The advantages of this workaround are increased application control of configuration and that the workaround is not limited to the first SMTP service instance. On computers that have multiple SMTP virtual servers, the default configuration selects the first pickup directory in the IIS metabase. This pickup directory may not be the directory that the application needs. By explicitly specifying the pickup directory, you can make sure that the default configuration selects the correct pickup directory. The disadvantage of this workaround is that it is more fragile than the other workarounds. Changes to the Exchange 2000 installation or to the administration configuration may cause the application to stop working because of changes to the location of the pickup directory.
Code Sample
The following code sample demonstrates how to explicitly set cdoSendUsingPickup and the location of the pickup directory:
<%@ Language=VBScript %>
	<%
	    Dim iMsg
	    Dim iConf
	    Dim Flds
	    Const cdoSendUsingPickup = 1
	
	    'For CDOSYS, the pickup directory is located at c:\inetpub\mailroot\pickup.
	    Const strPickup = "c:\Program Files\Exchsrvr\mailroot\vsi 1\Pickup"
	
	    'Create the message object.
	     Set iMsg = CreateObject("CDO.Message")
	
	    'Create the configuration object.
	     Set iConf = iMsg.Configuration
	
	    With iConf.Fields
	  	.item("http://schemas.microsoft.com/cdo/configuration/sendusing")= cdoSendUsingPickup
	       .item("http://schemas.microsoft.com/cdo/configuration/smtpserverpickupdirectory") = strPickup
	       .Update
	    End With
	
	    'Set the To, From, Subject, and Body properties of the message.
	    With iMsg
	       .To = "someone@example.com"
	       .From = "someone@example.com"
	       .Subject = "Test message by using CDOEx and cdoSendUsingPickup sent on: "  & now()
	       .TextBody = "This is a test by using CDOEx"
	       .Send
	    End With 
	    Set iMsg = Nothing
	 %>

Workaround 4

Instead of writing messages to the local pickup directory, you can write messages to a remote SMTP server over the network. The advantages of this workaround are lower overall resource consumption and immediate and detailed error information. The disadvantages of this workaround are that the remote SMTP server may not be available and that you lose the natural queue mechanism in the pickup directory.
Sample Code
The following modified sample code works on Exchange 2000 Server SP3. Note that this sample adds code to create and set the configuration object.
<%@ Language=VBScript %>
	<%
	    Dim iMsg
	    Dim iConf
	    Dim Flds
	    Const cdoSendUsingPort = 2
	    Const strSmartHost = "MySmartHostServer"
	
	    'Create the message object.
	    Set iMsg = CreateObject("CDO.Message")
	
	    'Create the configuration object.
	    Set iConf = iMsg.Configuration
	
	    'Set the fields of the configuration object to send by using SMTP through port 25.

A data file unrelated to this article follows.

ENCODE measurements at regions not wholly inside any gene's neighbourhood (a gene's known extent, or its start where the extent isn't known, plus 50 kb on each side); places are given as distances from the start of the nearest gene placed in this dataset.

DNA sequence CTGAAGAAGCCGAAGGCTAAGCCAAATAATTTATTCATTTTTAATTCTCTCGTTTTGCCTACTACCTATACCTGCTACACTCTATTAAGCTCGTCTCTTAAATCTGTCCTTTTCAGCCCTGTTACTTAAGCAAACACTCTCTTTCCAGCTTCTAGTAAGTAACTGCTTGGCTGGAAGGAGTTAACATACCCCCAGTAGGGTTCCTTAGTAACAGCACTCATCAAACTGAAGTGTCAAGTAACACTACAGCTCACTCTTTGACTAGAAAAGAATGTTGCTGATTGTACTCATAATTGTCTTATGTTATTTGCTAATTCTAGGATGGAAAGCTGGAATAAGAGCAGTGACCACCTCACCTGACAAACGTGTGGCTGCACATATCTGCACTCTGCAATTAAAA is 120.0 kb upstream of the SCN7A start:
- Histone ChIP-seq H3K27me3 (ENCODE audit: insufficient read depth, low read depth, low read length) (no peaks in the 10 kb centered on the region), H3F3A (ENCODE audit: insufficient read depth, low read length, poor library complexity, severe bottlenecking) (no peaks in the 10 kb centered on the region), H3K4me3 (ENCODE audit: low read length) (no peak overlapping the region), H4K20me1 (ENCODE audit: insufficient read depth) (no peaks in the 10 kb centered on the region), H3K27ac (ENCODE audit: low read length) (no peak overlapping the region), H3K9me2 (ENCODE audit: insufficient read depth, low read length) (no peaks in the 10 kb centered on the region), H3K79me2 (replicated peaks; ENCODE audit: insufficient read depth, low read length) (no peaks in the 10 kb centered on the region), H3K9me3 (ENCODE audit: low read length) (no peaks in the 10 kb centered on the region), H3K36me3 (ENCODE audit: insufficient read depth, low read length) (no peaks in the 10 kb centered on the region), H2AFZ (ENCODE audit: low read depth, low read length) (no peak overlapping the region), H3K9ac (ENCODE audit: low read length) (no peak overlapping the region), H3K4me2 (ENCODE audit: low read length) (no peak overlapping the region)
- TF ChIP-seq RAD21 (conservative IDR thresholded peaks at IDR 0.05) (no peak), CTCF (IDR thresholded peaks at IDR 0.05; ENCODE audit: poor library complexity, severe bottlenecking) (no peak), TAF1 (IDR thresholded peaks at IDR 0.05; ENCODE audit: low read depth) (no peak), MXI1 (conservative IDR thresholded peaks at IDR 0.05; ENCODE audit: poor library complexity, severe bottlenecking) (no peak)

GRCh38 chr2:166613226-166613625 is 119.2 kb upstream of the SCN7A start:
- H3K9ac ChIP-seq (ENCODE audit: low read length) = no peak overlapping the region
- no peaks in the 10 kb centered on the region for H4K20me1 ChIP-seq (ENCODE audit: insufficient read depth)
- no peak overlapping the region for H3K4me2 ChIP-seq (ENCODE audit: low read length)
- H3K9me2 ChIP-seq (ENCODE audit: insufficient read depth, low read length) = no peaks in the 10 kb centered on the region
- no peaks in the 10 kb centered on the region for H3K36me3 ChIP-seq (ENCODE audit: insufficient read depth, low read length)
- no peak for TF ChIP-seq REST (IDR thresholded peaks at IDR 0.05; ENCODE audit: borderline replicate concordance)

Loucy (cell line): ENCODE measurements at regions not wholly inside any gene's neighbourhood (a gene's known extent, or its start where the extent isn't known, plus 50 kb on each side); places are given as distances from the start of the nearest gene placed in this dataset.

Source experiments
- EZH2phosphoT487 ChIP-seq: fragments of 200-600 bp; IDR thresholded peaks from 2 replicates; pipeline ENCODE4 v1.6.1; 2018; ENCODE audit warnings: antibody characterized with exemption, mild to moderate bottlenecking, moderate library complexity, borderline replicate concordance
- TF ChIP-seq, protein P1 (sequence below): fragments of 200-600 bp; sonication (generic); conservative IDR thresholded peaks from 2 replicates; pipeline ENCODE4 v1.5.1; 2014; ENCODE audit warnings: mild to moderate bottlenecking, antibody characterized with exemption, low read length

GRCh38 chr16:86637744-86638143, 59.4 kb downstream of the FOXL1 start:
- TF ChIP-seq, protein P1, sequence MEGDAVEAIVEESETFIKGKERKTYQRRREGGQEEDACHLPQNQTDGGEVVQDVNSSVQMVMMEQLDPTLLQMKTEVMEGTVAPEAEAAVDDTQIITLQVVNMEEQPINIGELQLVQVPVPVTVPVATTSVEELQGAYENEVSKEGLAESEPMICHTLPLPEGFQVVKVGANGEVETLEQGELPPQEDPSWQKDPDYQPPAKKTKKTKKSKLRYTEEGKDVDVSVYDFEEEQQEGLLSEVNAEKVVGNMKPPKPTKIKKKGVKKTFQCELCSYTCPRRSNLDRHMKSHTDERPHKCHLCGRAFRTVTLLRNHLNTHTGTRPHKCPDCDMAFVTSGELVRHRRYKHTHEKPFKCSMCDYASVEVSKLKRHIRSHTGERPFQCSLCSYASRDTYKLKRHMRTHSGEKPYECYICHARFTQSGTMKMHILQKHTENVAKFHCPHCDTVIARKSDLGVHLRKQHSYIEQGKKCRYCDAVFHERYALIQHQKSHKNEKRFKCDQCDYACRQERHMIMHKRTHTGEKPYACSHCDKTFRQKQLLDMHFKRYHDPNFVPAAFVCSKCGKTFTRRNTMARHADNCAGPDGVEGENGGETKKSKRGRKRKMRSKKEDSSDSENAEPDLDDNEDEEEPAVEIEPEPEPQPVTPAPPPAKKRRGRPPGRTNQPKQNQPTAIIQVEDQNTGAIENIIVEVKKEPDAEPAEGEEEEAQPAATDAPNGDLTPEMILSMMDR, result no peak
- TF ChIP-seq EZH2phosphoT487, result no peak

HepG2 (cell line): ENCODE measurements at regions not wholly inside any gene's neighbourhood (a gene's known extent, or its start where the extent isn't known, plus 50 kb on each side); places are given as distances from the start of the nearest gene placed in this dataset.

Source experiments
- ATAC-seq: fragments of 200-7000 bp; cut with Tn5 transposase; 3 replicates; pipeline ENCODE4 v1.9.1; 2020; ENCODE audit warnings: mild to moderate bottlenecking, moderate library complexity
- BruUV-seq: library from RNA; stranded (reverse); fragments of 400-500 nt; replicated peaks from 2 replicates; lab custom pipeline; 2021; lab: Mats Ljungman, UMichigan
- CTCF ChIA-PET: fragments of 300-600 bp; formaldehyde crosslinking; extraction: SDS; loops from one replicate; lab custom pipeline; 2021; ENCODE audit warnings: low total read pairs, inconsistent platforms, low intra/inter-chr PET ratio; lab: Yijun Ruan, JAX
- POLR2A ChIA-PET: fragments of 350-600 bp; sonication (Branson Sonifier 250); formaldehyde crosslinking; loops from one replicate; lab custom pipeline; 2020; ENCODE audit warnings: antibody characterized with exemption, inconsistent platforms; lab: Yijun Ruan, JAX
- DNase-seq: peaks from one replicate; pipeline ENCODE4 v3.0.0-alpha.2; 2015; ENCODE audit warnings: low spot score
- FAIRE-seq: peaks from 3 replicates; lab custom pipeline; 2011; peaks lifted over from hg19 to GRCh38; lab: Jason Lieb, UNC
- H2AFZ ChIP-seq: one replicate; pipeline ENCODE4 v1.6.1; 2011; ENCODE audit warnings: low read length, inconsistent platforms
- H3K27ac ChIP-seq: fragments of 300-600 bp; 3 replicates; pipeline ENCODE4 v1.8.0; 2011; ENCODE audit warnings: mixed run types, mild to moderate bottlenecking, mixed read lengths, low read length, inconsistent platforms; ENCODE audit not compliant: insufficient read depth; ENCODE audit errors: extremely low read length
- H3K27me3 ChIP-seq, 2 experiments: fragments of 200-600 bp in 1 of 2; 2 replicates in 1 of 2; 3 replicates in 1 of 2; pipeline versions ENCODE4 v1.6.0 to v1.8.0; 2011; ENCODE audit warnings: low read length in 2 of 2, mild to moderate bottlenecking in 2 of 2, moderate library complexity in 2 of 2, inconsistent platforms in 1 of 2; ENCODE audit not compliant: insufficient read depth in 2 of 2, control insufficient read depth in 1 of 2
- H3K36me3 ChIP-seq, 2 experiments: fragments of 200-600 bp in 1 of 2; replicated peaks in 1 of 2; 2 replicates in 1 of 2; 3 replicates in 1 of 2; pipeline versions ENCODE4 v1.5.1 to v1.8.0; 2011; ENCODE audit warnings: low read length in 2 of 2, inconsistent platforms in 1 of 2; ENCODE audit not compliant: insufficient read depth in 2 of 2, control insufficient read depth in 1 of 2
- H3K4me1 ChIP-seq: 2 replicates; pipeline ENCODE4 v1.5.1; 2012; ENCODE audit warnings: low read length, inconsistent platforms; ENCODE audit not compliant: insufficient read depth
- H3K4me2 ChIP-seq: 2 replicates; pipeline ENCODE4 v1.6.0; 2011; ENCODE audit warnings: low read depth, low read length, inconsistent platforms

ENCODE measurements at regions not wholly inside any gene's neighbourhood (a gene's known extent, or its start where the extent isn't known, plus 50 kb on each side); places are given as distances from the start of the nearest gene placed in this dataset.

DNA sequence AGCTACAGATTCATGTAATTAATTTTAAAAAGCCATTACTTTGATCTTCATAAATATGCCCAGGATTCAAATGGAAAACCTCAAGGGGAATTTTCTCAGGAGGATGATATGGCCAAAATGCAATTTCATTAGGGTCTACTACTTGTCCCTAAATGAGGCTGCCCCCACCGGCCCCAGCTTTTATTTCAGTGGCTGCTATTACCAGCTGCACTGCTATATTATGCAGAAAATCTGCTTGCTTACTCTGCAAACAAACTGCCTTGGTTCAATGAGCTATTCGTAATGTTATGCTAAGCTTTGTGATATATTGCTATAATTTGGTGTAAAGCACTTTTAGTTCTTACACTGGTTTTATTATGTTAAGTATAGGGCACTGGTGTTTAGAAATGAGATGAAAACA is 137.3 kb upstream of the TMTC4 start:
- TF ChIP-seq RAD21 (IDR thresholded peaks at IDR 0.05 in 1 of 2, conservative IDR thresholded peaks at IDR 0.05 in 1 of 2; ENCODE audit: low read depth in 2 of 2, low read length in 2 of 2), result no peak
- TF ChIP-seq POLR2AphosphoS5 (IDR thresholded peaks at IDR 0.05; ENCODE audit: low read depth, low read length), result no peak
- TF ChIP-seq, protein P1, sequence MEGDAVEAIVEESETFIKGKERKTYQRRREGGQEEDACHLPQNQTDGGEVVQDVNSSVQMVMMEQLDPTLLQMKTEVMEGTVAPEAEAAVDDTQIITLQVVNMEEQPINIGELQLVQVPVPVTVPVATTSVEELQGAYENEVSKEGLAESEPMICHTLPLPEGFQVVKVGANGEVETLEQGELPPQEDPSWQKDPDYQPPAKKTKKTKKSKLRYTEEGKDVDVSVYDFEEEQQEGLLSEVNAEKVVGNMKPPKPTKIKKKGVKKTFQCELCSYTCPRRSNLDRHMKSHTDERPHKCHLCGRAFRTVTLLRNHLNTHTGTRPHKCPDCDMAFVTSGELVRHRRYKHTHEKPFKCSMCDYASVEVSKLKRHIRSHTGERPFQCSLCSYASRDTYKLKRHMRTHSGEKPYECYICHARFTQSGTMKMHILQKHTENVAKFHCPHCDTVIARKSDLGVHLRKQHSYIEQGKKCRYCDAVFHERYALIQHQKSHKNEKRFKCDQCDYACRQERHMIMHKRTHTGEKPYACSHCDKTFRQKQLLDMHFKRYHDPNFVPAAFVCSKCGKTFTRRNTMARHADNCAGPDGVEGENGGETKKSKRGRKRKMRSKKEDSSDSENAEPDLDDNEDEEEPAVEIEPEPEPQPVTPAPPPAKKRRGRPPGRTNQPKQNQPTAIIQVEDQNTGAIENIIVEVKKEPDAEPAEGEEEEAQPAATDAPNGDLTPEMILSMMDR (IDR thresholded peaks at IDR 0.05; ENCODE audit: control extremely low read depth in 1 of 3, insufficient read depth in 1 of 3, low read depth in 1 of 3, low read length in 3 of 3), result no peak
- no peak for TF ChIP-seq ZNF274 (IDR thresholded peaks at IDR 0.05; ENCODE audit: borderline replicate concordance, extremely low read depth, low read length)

With iConf.Fields
	       .item("http://schemas.microsoft.com/cdo/configuration/sendusing") = cdoSendUsingPort
	       .item("http://schemas.microsoft.com/cdo/configuration/smtpserver") = strSmartHost
	       .Update
	    End With
	
	    'Set the To, From, Subject, and Body properties of the message.
	    With iMsg
	       .To = "someone@example.com"
	       .From = "someone@example.com"
	       .Subject = "Test message by using CDOEx and cdoSendUsingPort, sent on: "  & now()
	       .TextBody = "This is a test by using CDOEx"
	       .Send
	    End With
	    set iMsg = Nothing
	 %> 

Appendix

To download the script files that grant read access to the IIS metabase and Active Directory, visit the following Microsoft Web site:
http://download.microsoft.com/download/9/7/0/9706f302-99f8-49f9-8aa4-df66d771feaf/smtppermissionsscripts.exe
The download includes the following script files.
Collapse this tableExpand this table
File NameUsage
Adlist.vbsLists the access control lists (ACL) for each SMTP service instance on the server in the Active Directory (if available) or in the IIS metabase.
Adadd.vbsGrants accounts read-only access to all SMTP service instances on the server.
Addel.vbsRemoves all access control entries (ACE) for the account from all SMTP service instances on the server.
Each script uses Active Directory to determine if the computer is running Exchange 2000. If the computer is running Exchange 2000, changes are made in Active Directory, and the Ds2mb.dll file replicates the changes to the IIS metabase for consumption by SMTP. If the computer is not running Exchange 2000, changes are made directly in the IIS metabase.

Properties

Article ID: 816789 - Last Review: September 3, 2013 - Revision: 6.0
Applies to
  • Microsoft Exchange Server 2003 Standard Edition
  • Microsoft Exchange 2000 Enterprise Server
  • Microsoft Exchange 2000 Server Standard Edition
Keywords: 
kbdownload KB816789